Even before he had made waves with "The Runaway General", his article for Rolling Stone about General Stanley McChrystal which led to the supreme U.S. commander in Afghanistan being removed from his post, journalist Michael Hastings had already courted controversy with this memoir. It chronicles his tragic relationship with Andi Parhamovich, a young woman who he met just a few months before he took up an assignment for Newsweek reporting from Iraq. They continued a long distance relationship, with short interludes together whenever Hastings returned to the States for leave. Eventually Andi decided to apply for a job with an U.S. NGO operating in Baghdad in order to both further her own idealistic ambitions to help the people of Iraq, and be closer to her boyfriend. A decision that would eventually have fatal consequences.Hastings describes both his deepening relationship with Andi, which eventually leads to talk of marriage and shopping expeditions to pick out the right engagement ring, alongside his life as a reporter in a war zone, which particularly after the bombing of the Golden Mosque in Samaraa in early 2006 descends into all out civil war. He describes both aspects of his life in vivid detail. The tale is a gripping one even though the end is a forgone conclusion. When the moment arrives, Hastings recounts in shocking detail what happens when Andi goes on a trip in to a hostile area as part of her job and is ambushed by an insurgent group.Some reviewers have criticised the book as a cynical attempt to cash in on Andi's death. But Hastings writes with a honesty so brutal that one suspects that under the lucid, unadorned prose he is grappling with a deep sense of guilt. Some of the episodes with Andi he describes are ones in which he was impatient, unfair or hurtful and he never tries to offer rationalisations or apologies for these but presents them unadorned and unvarnished for the reader. A reviewer once described his tell-all account of McChrystal and his coterie in Afghanistan as a a burning of the bridge which gave him inside access to the 'story' in the military "with everyone, including him, on it." Here he seems to have turned the harsh spotlight on himself with the same fearlessness.Insightful, engaging and deeply moving.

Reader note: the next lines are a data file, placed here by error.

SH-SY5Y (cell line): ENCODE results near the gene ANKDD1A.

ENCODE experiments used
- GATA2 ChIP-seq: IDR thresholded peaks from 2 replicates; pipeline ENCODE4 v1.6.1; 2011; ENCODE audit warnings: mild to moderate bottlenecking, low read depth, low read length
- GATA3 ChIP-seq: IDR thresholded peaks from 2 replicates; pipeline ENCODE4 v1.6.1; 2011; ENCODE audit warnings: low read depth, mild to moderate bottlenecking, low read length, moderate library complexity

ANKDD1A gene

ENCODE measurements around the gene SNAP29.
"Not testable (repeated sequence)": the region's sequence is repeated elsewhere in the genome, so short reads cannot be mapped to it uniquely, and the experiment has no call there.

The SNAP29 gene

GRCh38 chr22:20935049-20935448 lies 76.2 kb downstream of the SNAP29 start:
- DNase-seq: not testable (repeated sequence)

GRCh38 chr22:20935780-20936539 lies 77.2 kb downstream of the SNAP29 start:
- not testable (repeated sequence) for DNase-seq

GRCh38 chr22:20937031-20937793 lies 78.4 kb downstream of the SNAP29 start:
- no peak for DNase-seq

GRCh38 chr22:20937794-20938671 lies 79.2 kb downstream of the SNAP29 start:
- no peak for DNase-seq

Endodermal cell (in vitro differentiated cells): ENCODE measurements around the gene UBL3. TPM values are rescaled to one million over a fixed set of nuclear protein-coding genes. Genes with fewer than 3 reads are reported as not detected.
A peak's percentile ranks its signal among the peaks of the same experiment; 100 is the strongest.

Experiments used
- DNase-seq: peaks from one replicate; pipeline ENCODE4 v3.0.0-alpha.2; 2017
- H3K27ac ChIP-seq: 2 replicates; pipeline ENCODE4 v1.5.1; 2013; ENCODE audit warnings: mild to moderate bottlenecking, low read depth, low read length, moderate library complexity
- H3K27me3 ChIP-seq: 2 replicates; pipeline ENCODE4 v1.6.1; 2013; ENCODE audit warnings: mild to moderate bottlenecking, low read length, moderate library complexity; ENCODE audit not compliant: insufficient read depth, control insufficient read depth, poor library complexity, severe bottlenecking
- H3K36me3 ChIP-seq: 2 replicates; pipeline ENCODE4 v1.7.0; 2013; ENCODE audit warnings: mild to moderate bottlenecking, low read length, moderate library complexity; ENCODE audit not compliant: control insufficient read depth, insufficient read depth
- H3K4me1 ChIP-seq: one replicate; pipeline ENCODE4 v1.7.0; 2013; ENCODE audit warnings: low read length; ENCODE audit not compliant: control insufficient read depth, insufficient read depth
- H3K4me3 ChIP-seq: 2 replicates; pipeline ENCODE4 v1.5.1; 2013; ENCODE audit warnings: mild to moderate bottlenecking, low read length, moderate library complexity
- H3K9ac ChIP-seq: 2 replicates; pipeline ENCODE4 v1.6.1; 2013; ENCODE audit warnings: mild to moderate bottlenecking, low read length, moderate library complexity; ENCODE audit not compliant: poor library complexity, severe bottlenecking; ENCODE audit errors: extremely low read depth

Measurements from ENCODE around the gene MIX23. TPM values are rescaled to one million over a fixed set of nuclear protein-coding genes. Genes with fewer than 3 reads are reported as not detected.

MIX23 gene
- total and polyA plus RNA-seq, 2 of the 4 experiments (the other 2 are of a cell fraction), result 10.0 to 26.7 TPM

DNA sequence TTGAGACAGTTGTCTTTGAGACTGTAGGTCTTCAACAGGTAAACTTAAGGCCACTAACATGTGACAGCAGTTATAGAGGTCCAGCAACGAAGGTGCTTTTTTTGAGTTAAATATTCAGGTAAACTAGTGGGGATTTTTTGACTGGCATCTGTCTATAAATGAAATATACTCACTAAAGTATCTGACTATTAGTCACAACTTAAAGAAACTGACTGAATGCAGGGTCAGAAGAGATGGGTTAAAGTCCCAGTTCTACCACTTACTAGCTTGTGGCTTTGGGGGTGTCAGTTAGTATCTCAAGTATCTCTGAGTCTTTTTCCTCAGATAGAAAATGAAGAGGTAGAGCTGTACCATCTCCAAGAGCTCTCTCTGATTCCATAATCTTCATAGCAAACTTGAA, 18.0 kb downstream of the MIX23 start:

cestovatela on LibraryThing More than 1 year ago
Two months before being dispatched to Iraq, reporter Michael Hastings falls in love with Andi Pahramovich, a feisty blonde with a burning passion to make the world a better place. The couple spends a year apart, and then Andi -- perhaps for her own reasons or perhaps just to be with Michael -- takes a job in Baghdad, where she is killed by terrorists. I Lost My Love in Baghdad is Hastings' "last love letter to Andi." The book tells two parallel stories: Hastings' experiences as a reporter in Baghdad and the couple's unsteady long-distance relationship. As many reviewers have pointed out, Hastings writes about war better than he writes about love. He lived in Iraq during Baghdad's most violent period, and his writing exposes intriguing (and distrubing) hidden details of the American occupation. This day-in-the-life of Iraq perspective is not available through standard newspaper articles, and that alone makes the book worth reading. Although Hastings writes about Iraq vividly and strongly, he often falls into cliches when describing his relationship with Andi. Some reviewers have suggested this is because he wants to write a book about Iraq more than he wants to write a book about his relationship, but I never got that impression. Years of dispassionate hard news reporting are probably not ideal preparation for writing a heartfelt autobiographical story, so it's not surprising that his writing occasionally lags. This was a minor glitch though, and one that I barely noticed. Real emotion shines through the cliches, and I left the book feeling that I had read a real, human and raw story.
Zoeyanne More than 1 year ago
A well written book that will have you page turning and a first hand, very personal account of an author who was there embedded with the military at times. While it was also emotional, I believe he described his experience in an unbiased way. I learned more about the culture in Iraq; and it confirmed some impressions I already had. Avid history buff
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Guest More than 1 year ago
I get the impression that Hastings wanted to publish something closer to a war journal, detailing his work in Iraq. Him losing his love seems to be an afterthought throughout the book--five chapters on the conditions in Iraq followed by a kissy kissy conversation that lasts a few pages. This appears to be two books jammed into one, and a tedious, poorly organized book.
Guest More than 1 year ago
It shows the amazing contributions made by our military, journalists and other Americans working to help Iraq.
Anonymous More than 1 year ago
A must read. After my husband returned from a deployment to Iraq, so many questions went unanswered because he wouldn't talk about it. I saw this book and was immediately drawn to it because he wrote in detail about what was going on over there during the time my husband served. And of course I love a love story so why not? Turns out I could not put it down, it is honest, sad, and gives a very detailed look into the war in Iraq. Yes it is more about the war than the love story but for me it was a perfect mix. I am positive I will be reading it again!
Anonymous More than 1 year ago
Gut wrenching love story, wonder if it has anything to do wuth the recent death of Michael Hastings.